Skip to main content

Natural Awakenings Rhode Island

Rockin’ to a Healthy Beat

Jun 01, 2017 03:17PM

Unity Concert and Free Health Fair to Promote Wellness in Rhode Island

by Wendy Lewis

Music enriches our lives, lifts our spirits and feeds our souls. But the artists who create the music we love often face unhealthy life journeys and special health challenges. Some of musical history’s most legendary artists died too young from drug use or years of unhealthy habits, and other professional musicians often face hearing loss, repetitive stress injuries and limited access to health care. Rhode Island Music Hall of Fame Advisory Board member and inductee Don Culp and other Rhode Island musicians are working to change that.

Culp, a lifelong martial artist and musician, believes health and music are intrinsically linked. “So many people in my life told me I’d have to choose either one, but the merging of the two seemed natural for me since they both involve rhythm and movement.”

Culp became active in music and martial arts in his teens and has since built careers as both an accomplished drummer/percussionist and martial arts instructor. Culp has toured the country as a percussionist, plays and records with his band, Longshot Voodoo, and is an active member of the Rhode Island Music Hall of Fame. Since 2011, he has also run his own martial arts dojo, Don Culp’s Karate Studio and Whole Arts Training Center, in North Kingstown, where he teaches Shizen-Do Karate, an art he created that combines the best aspects of several styles with the philosophies of Zen.

Several years ago, Culp and Co-Chair Russell Gusetti banded together to create Tune In & Tune Up, a health initiative for Rhode Island musicians and industry professionals. On June 11, the now-full committee, in partnership with The Rhode Island Music Hall of Fame, will present Feeling Alright: A Health Fair and Unity Concert at the Hall of Fame Museum and Met Café in Pawtucket.

The Health Fair, from 1 to 4 p.m., is free to the public and will feature a wide variety of traditional and holistic health exhibits, presentations and question-and-answer sessions with doctors, holistic providers, bodyworkers and wellness practitioners. “I’m really thrilled that we’re connecting the scientific and holistic communities because sometimes there’s a little bit of a gap between those two,” says Culp. “We’re going to have information about diet, hydration, exercise, and all the different aspects of health we can possibly cover.” There will be many free giveaways and the first 250 attendees will also receive a free gift bag.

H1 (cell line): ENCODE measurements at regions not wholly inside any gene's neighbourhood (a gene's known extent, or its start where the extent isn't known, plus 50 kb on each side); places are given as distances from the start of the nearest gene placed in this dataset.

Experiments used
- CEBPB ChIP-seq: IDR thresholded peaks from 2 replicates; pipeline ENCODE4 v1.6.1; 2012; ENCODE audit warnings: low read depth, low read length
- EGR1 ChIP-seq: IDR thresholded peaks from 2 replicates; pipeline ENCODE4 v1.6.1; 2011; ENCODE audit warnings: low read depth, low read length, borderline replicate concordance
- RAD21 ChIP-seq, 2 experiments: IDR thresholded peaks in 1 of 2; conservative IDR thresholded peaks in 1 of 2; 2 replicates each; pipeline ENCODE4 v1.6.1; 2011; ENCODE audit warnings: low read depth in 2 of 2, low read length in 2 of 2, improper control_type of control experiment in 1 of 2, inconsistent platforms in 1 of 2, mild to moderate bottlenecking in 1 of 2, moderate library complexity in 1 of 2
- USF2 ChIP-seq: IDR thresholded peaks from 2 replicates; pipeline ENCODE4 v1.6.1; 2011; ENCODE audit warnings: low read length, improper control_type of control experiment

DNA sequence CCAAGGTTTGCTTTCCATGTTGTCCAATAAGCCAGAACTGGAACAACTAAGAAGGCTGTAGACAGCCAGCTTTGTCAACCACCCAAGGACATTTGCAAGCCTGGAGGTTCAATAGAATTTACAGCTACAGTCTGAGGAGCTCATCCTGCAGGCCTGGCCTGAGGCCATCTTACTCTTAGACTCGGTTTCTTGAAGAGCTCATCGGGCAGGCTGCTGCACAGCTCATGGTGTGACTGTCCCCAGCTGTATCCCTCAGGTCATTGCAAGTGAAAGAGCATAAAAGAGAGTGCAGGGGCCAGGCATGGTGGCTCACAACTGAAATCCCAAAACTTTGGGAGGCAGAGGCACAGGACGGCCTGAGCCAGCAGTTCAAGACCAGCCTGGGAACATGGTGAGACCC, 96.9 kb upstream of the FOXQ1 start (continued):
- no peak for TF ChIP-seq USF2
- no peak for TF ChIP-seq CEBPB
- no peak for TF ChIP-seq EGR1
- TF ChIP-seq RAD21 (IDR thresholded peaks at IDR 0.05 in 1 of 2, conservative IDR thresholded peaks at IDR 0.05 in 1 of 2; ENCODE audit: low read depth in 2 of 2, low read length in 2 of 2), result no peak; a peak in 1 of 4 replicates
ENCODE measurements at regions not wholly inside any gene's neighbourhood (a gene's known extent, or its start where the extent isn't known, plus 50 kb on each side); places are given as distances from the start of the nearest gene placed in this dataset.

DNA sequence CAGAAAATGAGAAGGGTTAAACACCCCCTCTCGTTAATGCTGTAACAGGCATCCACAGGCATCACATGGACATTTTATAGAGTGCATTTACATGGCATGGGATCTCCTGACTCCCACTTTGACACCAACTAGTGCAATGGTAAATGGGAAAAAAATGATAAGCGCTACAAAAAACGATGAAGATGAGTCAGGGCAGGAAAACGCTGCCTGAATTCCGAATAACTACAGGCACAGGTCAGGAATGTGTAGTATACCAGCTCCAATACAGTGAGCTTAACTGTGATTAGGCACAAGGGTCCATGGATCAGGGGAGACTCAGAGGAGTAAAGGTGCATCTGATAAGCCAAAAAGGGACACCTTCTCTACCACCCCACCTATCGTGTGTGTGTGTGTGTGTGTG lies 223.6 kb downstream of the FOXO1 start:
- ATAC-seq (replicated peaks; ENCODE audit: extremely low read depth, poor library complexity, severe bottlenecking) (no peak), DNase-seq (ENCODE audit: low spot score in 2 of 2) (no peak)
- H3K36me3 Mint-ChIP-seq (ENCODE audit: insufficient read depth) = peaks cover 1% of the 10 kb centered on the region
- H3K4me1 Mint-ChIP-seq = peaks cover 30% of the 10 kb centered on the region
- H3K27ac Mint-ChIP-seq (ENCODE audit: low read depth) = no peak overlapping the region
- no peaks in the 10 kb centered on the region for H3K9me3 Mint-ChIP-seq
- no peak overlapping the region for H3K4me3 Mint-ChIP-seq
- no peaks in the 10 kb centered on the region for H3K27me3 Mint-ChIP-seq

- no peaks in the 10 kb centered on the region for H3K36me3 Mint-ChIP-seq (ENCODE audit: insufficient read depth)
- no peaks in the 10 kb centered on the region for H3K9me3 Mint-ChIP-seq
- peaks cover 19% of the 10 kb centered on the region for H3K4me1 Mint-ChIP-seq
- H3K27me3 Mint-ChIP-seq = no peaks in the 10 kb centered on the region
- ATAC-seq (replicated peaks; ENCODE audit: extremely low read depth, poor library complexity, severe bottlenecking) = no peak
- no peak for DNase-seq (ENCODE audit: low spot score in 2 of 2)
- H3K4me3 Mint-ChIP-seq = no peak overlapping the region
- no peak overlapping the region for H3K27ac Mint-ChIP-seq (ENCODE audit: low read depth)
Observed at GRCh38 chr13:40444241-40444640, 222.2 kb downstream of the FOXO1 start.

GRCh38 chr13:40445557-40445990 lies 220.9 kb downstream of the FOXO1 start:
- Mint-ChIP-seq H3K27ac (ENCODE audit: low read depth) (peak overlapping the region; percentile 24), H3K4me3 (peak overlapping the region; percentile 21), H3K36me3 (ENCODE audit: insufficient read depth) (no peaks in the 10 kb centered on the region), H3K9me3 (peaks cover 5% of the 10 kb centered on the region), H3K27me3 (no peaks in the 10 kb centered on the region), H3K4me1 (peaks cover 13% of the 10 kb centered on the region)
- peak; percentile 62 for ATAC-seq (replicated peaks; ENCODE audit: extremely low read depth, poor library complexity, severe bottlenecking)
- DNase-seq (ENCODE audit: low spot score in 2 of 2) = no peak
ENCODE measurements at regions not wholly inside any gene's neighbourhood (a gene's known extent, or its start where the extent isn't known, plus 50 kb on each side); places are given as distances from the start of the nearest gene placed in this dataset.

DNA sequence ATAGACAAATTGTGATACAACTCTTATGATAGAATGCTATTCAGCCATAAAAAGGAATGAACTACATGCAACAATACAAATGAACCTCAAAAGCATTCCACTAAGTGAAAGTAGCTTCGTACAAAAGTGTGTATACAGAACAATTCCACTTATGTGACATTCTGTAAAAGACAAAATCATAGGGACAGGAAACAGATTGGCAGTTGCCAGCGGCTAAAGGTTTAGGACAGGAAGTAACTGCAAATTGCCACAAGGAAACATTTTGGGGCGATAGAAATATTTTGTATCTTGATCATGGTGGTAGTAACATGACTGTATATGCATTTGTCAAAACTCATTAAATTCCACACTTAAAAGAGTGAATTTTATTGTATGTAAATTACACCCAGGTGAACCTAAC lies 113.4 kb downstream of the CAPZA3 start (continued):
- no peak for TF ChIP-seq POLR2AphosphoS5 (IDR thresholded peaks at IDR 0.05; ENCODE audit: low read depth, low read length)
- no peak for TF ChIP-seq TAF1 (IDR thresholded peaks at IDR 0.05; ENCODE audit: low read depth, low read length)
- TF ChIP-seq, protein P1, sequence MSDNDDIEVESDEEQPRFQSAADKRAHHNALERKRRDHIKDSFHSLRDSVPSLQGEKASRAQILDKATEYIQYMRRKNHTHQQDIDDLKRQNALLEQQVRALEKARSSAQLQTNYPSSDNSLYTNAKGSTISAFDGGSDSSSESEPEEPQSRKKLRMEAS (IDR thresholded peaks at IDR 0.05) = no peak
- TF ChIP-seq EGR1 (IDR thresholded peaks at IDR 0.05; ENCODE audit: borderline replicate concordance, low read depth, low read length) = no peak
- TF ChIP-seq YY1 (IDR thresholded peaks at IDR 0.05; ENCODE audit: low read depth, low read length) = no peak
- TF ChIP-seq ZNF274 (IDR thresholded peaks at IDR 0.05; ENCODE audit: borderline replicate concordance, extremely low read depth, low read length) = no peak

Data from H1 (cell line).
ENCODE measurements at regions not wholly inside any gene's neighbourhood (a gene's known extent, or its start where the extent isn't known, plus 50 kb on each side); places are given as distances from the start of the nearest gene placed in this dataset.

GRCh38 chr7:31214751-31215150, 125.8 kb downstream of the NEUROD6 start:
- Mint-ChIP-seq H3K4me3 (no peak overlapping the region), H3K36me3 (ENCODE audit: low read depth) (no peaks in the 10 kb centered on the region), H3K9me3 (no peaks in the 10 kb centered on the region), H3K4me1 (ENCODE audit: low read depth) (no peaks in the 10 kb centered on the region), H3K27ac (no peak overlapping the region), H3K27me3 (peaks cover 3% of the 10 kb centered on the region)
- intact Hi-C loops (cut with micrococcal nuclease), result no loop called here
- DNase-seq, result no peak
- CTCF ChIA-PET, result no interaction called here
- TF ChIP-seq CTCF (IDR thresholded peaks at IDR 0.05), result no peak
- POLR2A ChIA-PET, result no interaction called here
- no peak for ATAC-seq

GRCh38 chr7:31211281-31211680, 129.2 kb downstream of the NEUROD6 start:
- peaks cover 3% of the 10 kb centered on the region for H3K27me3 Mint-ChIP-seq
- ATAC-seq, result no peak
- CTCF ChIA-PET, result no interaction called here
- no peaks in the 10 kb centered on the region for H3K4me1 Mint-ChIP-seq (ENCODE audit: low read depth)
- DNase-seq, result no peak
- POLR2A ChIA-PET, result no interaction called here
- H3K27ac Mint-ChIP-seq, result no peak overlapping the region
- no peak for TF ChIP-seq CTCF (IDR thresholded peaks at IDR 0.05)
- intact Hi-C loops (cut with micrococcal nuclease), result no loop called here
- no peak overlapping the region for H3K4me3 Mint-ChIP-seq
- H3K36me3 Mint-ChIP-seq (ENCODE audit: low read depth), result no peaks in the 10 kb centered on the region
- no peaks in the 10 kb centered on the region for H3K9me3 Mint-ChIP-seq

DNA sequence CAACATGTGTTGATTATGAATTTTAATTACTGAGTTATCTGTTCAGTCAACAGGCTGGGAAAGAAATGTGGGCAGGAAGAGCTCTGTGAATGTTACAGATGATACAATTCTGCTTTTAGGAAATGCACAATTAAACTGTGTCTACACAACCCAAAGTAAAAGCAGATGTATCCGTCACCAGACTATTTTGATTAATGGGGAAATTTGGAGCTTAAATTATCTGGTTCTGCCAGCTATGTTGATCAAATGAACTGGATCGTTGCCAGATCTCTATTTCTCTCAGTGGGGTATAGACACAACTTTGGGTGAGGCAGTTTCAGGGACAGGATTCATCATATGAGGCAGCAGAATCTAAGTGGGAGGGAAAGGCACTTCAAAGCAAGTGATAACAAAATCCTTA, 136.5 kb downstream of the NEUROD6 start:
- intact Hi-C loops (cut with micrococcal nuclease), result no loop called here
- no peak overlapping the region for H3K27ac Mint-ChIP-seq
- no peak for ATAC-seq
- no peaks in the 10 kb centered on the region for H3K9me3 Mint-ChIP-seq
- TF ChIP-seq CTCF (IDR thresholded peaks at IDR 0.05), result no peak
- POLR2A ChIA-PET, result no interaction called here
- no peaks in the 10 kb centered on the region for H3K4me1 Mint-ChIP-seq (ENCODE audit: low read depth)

A concert will follow from 4 to 9 p.m., featuring the musical artistry of more than 20 performers, with all musicians volunteering their time and talents. The Rock’n Docs, a band comprised entirely of Rhode Island physicians, will open the show, followed by the funk and soul of Take It to The Bridge, with headline acts by the Tune In & Tune Up All-Star Band featuring The Fabulous Tunettes and The In Tune Horns. For the finale, all the musicians will join together to play the Joe Cocker classic “Feelin’ Alright.” Tickets to the concert are $20. Both the health fair and concert are family-friendly.

The Tune In & Tune Up initiative and Feeling Alright health fair and concert were born several years ago at a Hall of Fame meeting when Culp and his fellow musicians began reminiscing about their many friends who had passed away due to poor health. “Musicians think they’re bulletproof,” he says. “Over the years, I’ve noticed that many of us just don’t have the best health habits. We’re on the road, we have lots of late nights and don’t always make the best decisions. If we have a sore throat or aren’t feeling well, we tend to think it’s cool to just push through. I knew one guy who hadn’t been to the doctor in nine years.

“We have a big problem in our society with heart disease, obesity, insomnia, diabetes and depression,” Culp says. “What we’re doing is not working. We need to get back to basics and simplify our lives. It’s not natural for people to be under this amount of stress. People are using electronics more, their lives are fast-paced, and they’re losing patience and consciousness of self.  The human body is incredibly resilient but it can only take so much. We’re too busy and we suffer for it.”

The Feeling Alright Health Fair, Culp says, is an opportunity to not only educate musicians and the general public, but to connect the communities. “We’re all in this together. We’re all trying to be more health conscious and more spiritually conscious.”

The Feeling Alright Health Fair and Concert will be held at the Rhode Island Music Hall of Fame, 999 Main St., Pawtucket. The fair is free. Tickets for the All Star Concert are $20 at or Empire Guitars, 1271 N. Main Street, Providence.

Upcoming Events Near You
February 2020


Digital Issue
Health Brief
Global Brief